A comparison of the set of all eight series may help eliminate some erroneous or misleading explanations. The most striking comparison to make in the shapes of the various distributions is that between the ternary and nonary series, as both series feature significant peaks at z=7, as well as featuring comparable smaller peaks to either side of z=7:

Graph of the logarithmic differences between successive ternary exponentials

r=(log3xz) – (log3xz-1) , for x=1013

Graph of the logarithmic differences between successive nonary exponentials

r=(log9xz) – (log9xz-1) , for x=119

A comparison of the two elevations at z=7 in absolute terms shows the scale of the increase in the base9 series is only ≈5.6% of that in the base3. However, in relative terms (i.e., taking into account the difference in the baseline value at z=1) the difference is between a ≈10.7% increase in the ternary series, and a ≈2.3% in the nonary, so that the latter increase is proportionally ≈21.6% of the size of elevation in the ternary series.

This high individual peak is not a characteristic which is repeated in the other series, however, with the exception of the septenary and octal series – in the former the peak occurring at z=6, with larger adjacent peaks than those in the previous examples. The binary, quaternary, quinary, and senary series all feature more regular variations, with some signs of patterning, particularly in those of the binary and quaternary series. The octal series shows quite a unique distribution, especially in view of its elevated peak at z=10.

The statistical assessment of the variation factors with respect to the maximum (rmax) and minimum (ru) variations exhibited in each distribution, and their comparison with the variation factor at z=7 (rv), shows that in four of the eight series (b=2, 3, 5, and 9) rmax is found to occur at rv (for b=2, an equivalent maximum value recurs at z=4, 7, and 10 – the value of r at z=10 is only ≈0.008% higher than that at z=7, which I have assumed to be negligible); while in the quaternary series (b=4) the increase factor at rv is only ≈0.5% lower than its maximum, which occurs at z=10. The effect of this is that the values for rv/ru and those for rmax/ru are identical across 4/8 of the series, and almost identical across 5/8 – the exceptions being b=7 and its two adjacent radices b=6 and b=8. This similarity is displayed in the two graphs above showing percentage increase factors for rv/ru and rmax/ru (the horizontal axis represents the value for b in these two graphs). For instance, where b=4 the value of rv is a ≈34.6% increase on the value of ru.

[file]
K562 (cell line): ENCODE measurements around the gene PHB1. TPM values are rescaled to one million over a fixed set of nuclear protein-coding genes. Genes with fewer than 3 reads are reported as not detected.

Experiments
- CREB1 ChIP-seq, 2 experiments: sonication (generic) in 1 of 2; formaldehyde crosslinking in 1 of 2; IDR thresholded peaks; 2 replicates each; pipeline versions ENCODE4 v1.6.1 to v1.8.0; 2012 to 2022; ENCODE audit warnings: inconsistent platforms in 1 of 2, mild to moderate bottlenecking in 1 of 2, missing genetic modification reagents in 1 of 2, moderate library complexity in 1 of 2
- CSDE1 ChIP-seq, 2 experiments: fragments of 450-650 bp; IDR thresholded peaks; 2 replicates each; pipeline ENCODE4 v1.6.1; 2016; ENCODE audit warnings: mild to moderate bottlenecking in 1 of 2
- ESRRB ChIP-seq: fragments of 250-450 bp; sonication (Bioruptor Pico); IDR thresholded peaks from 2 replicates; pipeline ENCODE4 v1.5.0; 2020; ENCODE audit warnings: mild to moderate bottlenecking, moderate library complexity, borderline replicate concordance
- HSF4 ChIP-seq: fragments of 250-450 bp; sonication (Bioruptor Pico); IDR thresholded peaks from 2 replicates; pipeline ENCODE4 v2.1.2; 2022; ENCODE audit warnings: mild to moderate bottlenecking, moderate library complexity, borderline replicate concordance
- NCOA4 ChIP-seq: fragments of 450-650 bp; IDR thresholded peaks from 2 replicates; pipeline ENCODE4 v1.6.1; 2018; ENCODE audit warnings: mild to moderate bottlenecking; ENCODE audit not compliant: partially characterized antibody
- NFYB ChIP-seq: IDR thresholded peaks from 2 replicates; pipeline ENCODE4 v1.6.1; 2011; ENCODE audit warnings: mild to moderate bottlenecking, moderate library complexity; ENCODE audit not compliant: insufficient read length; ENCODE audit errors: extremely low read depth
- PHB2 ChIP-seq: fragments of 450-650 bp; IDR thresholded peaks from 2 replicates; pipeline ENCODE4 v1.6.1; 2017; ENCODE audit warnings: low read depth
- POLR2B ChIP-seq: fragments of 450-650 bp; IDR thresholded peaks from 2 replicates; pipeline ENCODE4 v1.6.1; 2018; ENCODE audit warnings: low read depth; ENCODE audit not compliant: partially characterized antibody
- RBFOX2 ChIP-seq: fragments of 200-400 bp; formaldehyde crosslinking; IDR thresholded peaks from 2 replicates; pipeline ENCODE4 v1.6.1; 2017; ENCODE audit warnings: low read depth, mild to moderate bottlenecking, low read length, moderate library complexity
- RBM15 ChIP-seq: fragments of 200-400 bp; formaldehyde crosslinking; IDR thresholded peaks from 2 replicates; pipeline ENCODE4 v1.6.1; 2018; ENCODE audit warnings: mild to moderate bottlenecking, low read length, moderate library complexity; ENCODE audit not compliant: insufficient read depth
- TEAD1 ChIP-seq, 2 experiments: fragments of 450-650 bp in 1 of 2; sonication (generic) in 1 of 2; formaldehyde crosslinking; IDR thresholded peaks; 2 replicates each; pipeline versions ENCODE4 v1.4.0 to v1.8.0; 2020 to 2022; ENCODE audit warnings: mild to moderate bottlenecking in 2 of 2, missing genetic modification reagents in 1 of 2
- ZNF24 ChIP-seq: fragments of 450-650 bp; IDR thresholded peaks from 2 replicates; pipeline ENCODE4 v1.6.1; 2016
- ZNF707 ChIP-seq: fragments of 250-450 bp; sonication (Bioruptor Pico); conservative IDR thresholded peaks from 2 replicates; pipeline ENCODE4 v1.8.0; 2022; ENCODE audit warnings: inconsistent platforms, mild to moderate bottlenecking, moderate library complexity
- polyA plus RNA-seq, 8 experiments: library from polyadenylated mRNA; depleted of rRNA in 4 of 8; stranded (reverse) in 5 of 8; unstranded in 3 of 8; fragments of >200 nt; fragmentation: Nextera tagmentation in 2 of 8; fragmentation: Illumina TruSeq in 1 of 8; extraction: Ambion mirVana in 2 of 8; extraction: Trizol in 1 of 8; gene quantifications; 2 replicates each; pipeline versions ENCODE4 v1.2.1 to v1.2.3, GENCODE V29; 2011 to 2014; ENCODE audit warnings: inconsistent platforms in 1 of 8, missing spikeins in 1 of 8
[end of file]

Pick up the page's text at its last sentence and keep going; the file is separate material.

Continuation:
The identity of shape across the majority of these two distributions (see graphs above) gives empirical proof of the qualitative uniqueness of the integer '7' (i.e., within the context of this particular series starting from the decimal x=10)1, and which is irreducible to rational or quantitative principles. A further observation is that in 3/8 of the series (b=2, b=4, and b=8) rmax occurs at z=10 (n.b., in b=2 and b=4, rmax and rv are virtually identical), so that both z=7 and z=10 appear to be 'potentiated' in comparison to other values of z. It is noticeable also that the distribution of peaks where b=2 (i.e., at z=4, z=7, and z=10) is also a characteristic found where b=4, and where b=8, although in the latter case the peaks do not exhibit the regularity of elevation found in the former two cases.

Viewing the set of distributions as a whole, it is noticeable that there is an absence of close correspondence or consistency between any two distributions (where they exhibit similarities of shape for instance, they disagree in scale). However, the statistical analysis reveals the frequency of z=7 as the point at which a half of the distributions reach maximum variation, and at which an additional one is very nearly at its maximum. The recurrent significance of z=7 and z=10 therefore seems to exclude any explanation of variation in terms of random or chaotic factors – an explanation which is also resisted by evidence of patterning in some of the distributions.

In the notations we have employed in the foregoing there are two values – z and b – which represent series of progressive whole numbers. In the conventional understanding of the meaning of an 'integer' (i.e., an entity which is self-contained, qualitatively neutral, and whose value is determined intrinsically) we should expect such series to behave proportionally. If we limit our calculations to decimal notation, there might never be an indication that integers behave in any other way (this possibly explains how these phenomena have escaped the attention of mathematicians during the 400 years since the development of Napier's method). However, in the comparisons outlined above, there are exposed proportional inconsistencies both in the sequence z=(0, [...], 10), and in the sequence b=(2, [...], 9) – the former by comparing the logarithmic differences between sequential values in any individual radical sequence, and the latter in the absence of formal consistency between the shapes of the graphs of successive radical distributions (compare, for instance, the distributions for b=6 & b=7).